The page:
I'm going to try to address Bug 1342220 by suggesting that Twitter change their CSS, as noted in Bug 1342220 comment 21, but if that doesn't pan out, we'll probably want to implement something like what's described in comment 7 here.
Whiteboard: [qf:p1] → [qf:p3]
[generalizing summary slightly, per the suggested alternative in comment 7, and also because the original optimization I was thinking of won't actually help in the real-world case that prompted this bug, as dbaron noted in comment 11]
Summary: Only do frame-reconstruction for position:static <--> position:relative changes if an abspos descendant might be affected → Optimize position:static <--> position:relative changes to avoid jank from massive frame reconstruction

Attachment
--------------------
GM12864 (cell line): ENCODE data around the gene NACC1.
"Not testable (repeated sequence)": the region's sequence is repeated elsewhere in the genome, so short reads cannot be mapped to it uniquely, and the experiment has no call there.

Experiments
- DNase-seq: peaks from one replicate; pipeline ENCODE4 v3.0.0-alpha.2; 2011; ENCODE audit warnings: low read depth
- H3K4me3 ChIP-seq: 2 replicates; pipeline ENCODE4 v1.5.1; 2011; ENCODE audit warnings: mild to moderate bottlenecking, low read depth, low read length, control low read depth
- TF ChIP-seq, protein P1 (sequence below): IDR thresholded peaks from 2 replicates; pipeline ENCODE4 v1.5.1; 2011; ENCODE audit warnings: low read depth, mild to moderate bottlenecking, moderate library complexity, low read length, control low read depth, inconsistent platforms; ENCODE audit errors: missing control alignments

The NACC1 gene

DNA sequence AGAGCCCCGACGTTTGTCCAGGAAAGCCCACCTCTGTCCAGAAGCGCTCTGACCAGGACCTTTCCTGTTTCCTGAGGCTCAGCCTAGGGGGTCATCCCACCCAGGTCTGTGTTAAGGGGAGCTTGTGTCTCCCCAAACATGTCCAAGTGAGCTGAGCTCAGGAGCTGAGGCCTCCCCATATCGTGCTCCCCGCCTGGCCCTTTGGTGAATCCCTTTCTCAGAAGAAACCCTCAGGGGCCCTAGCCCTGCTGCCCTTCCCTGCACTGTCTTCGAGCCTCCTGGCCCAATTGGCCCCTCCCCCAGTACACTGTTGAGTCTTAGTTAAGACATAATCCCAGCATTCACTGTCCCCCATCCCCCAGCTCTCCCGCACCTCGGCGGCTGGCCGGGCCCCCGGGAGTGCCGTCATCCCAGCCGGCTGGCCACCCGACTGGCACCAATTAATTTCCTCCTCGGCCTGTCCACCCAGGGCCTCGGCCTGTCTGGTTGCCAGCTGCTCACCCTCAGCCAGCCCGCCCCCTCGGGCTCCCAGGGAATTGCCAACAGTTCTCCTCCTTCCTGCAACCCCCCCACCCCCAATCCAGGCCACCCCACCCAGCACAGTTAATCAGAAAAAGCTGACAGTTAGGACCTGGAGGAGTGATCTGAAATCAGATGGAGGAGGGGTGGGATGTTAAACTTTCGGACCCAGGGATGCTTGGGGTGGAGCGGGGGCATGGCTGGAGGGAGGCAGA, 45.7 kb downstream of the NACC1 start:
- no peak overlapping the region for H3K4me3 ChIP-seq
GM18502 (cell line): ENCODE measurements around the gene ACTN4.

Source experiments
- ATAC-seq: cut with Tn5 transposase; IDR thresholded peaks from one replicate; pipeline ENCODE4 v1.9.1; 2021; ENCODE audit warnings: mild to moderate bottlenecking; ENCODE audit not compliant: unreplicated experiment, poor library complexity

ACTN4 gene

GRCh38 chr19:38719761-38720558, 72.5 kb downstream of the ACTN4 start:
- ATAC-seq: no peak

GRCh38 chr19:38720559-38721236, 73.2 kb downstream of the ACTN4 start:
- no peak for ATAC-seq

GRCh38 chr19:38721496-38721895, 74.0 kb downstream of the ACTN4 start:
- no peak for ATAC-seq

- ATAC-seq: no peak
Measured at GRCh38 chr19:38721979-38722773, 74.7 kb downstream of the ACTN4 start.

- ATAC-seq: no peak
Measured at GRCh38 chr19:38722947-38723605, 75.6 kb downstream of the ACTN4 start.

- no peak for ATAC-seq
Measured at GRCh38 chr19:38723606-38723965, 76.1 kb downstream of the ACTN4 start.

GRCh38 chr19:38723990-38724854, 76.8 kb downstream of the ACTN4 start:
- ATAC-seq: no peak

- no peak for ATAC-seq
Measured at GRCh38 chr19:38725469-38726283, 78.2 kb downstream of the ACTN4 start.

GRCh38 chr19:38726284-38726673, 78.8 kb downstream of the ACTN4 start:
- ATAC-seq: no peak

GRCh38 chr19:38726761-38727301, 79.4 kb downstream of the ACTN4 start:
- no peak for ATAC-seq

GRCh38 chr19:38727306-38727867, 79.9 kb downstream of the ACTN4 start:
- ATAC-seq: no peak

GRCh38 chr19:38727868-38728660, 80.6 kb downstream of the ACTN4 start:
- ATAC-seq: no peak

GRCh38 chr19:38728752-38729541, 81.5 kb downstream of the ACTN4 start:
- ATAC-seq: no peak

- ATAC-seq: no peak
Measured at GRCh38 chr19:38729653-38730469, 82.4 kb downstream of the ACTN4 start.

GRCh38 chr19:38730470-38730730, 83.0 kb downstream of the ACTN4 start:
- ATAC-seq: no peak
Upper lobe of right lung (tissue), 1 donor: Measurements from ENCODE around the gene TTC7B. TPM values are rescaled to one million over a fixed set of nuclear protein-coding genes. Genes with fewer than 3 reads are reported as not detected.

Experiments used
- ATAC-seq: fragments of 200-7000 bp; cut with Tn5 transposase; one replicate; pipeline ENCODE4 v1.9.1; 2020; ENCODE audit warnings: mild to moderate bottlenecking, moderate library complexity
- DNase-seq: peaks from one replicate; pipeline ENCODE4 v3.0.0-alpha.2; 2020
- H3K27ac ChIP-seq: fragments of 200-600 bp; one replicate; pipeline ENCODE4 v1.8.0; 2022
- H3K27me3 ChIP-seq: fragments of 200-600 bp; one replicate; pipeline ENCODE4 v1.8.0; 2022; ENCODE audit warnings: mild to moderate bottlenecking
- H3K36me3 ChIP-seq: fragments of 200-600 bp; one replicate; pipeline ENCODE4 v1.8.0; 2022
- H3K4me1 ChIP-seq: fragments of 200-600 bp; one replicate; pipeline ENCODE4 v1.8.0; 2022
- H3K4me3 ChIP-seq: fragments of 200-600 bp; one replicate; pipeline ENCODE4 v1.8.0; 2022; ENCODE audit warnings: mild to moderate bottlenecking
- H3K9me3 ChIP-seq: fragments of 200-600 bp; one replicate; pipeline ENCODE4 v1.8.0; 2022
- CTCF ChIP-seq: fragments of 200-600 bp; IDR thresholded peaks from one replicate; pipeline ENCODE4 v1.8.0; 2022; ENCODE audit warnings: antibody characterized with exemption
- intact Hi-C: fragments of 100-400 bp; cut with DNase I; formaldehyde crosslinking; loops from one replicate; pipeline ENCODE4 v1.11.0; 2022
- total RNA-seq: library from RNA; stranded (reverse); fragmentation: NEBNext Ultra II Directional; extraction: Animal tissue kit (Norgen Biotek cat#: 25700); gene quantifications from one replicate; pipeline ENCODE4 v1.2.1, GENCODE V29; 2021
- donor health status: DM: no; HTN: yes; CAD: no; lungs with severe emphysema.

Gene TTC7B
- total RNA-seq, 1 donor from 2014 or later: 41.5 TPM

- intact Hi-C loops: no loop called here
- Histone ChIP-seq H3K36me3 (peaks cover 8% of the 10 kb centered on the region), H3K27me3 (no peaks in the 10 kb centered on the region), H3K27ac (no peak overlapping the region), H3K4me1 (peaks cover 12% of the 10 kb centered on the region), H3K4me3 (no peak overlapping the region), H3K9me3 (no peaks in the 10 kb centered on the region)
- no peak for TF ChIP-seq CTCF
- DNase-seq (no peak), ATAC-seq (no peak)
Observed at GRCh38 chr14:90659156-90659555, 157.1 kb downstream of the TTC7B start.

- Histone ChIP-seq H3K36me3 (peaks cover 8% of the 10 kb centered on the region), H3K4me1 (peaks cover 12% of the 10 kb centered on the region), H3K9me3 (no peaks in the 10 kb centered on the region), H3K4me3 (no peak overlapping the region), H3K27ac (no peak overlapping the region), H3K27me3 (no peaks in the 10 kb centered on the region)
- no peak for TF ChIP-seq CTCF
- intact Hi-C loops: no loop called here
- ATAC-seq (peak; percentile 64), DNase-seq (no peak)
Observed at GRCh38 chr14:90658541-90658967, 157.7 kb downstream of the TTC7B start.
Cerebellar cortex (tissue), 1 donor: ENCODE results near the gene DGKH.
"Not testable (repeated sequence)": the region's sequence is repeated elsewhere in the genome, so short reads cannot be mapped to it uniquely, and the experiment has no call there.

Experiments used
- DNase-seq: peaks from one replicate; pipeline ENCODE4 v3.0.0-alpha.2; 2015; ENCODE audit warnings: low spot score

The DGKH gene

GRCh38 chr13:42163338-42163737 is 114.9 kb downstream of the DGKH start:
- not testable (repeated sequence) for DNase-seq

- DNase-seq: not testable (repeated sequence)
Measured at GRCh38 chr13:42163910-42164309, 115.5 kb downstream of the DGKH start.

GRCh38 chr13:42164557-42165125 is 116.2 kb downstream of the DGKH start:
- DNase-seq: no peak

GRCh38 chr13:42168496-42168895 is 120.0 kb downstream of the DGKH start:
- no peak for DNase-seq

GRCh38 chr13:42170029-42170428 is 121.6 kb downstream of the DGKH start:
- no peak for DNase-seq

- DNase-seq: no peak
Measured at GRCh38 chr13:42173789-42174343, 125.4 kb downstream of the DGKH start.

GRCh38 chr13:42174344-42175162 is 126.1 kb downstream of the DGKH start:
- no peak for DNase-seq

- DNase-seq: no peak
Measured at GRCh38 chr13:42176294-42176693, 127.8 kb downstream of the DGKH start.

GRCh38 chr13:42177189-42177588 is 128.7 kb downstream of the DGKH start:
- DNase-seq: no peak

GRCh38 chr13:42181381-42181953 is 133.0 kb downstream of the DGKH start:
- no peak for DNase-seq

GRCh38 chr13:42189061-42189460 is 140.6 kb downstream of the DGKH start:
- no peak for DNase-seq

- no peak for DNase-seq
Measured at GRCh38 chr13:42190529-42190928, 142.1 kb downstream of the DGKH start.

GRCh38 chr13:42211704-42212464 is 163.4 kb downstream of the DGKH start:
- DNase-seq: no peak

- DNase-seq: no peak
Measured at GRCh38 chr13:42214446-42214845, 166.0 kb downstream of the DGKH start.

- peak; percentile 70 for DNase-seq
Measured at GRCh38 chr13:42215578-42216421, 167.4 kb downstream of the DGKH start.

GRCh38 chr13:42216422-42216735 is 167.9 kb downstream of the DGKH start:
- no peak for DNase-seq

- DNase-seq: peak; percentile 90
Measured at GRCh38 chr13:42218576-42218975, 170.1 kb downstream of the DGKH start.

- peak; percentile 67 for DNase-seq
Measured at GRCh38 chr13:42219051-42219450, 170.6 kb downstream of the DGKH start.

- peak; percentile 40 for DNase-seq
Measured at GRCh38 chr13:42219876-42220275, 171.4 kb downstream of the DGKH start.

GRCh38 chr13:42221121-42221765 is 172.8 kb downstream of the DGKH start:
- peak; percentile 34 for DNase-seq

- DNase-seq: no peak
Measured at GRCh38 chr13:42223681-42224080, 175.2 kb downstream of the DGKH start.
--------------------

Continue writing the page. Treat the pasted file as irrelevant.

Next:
(In reply to Daniel Holbert [:dholbert] from comment #12) > I'm going to [...] suggest that Twitter change their CSS, > [...] but if that doesn't pan out, we'll probably want to > implement something like what's described in comment 7 here. Good news -- Twitter was receptive to my suggestion (which is tracked in bug 1368070). So for now, I'm going to unassign this, since it's not clear that it'll make a difference on any real-world sites once Twitter is fixed. (Hopefully it's pretty rare that a site tweaks "position" on the root of a large tree.)
Assignee: dholbert → nobody